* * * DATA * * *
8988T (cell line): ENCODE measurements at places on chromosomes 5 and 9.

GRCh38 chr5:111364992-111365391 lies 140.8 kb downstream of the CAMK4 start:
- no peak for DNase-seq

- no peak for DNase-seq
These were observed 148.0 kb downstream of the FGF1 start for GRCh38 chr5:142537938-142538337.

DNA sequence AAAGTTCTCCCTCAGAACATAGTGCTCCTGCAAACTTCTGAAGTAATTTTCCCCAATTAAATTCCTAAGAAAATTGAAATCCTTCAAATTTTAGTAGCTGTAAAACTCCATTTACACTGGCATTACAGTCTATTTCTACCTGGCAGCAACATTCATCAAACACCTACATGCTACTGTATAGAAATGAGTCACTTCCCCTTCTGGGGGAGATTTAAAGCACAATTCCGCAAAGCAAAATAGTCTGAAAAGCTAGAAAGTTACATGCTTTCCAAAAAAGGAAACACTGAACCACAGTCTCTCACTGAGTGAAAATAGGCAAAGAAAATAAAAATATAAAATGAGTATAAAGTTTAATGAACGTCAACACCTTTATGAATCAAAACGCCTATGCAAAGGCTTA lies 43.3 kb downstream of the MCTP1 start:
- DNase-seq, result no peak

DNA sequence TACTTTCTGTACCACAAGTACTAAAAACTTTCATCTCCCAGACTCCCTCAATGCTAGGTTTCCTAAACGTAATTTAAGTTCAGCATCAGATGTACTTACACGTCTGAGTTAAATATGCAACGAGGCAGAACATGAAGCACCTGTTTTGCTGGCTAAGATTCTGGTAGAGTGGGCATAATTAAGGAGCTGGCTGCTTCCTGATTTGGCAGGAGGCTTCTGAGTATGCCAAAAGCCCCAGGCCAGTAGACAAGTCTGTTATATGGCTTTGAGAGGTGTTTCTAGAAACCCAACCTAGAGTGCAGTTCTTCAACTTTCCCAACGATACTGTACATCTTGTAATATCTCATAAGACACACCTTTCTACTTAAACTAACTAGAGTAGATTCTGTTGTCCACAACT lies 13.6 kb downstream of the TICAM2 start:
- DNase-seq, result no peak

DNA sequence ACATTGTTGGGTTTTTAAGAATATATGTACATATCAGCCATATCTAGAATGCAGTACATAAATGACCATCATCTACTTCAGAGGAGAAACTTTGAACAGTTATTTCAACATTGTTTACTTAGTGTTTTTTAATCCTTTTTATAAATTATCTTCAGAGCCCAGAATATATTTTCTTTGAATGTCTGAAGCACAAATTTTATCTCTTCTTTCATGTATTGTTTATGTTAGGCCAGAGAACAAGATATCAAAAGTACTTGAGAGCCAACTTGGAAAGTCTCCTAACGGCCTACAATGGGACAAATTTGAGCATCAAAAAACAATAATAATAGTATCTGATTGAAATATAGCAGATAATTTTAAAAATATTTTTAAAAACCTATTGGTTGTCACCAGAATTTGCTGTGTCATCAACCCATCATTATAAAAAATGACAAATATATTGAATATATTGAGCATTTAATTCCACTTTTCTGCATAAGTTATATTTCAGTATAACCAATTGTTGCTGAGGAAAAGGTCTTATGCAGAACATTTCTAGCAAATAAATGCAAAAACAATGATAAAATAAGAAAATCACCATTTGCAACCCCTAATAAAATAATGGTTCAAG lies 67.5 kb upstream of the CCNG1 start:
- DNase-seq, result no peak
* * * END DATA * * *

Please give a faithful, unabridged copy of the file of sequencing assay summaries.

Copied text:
8988T (cell line): ENCODE measurements at places on chromosomes 5 and 9.

GRCh38 chr5:111364992-111365391 lies 140.8 kb downstream of the CAMK4 start:
- no peak for DNase-seq

- no peak for DNase-seq
These were observed 148.0 kb downstream of the FGF1 start for GRCh38 chr5:142537938-142538337.

DNA sequence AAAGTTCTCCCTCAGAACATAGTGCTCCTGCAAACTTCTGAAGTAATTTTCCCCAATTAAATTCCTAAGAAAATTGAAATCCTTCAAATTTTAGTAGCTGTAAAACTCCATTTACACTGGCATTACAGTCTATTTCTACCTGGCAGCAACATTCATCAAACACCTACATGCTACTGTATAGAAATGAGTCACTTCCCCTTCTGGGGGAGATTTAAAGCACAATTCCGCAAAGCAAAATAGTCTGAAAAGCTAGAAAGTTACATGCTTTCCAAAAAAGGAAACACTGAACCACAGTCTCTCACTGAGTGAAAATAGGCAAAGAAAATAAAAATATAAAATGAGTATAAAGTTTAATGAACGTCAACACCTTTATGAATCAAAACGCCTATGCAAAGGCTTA lies 43.3 kb downstream of the MCTP1 start:
- DNase-seq, result no peak

DNA sequence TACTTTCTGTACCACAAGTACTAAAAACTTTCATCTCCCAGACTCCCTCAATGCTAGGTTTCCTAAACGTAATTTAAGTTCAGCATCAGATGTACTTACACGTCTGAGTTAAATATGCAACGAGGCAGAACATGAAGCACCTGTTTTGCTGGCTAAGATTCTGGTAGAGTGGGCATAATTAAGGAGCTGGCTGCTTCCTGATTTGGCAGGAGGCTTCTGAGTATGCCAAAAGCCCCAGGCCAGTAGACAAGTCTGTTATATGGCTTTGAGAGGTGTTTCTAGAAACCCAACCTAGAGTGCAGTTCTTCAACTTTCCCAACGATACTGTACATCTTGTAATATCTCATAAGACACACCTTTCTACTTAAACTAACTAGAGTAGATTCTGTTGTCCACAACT lies 13.6 kb downstream of the TICAM2 start:
- DNase-seq, result no peak

DNA sequence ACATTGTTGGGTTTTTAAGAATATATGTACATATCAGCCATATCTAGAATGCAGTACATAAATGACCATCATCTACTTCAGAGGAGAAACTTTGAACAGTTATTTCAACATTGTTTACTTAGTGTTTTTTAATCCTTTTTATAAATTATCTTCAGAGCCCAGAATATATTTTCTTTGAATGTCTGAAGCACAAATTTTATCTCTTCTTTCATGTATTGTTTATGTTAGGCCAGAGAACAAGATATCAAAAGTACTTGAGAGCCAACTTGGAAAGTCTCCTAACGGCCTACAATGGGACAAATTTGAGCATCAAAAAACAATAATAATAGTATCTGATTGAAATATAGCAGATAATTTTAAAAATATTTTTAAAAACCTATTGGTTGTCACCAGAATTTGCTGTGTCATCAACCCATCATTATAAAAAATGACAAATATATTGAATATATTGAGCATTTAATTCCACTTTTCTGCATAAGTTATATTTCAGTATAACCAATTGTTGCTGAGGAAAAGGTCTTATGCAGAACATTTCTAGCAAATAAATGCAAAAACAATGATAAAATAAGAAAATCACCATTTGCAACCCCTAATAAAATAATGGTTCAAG lies 67.5 kb upstream of the CCNG1 start:
- DNase-seq, result no peak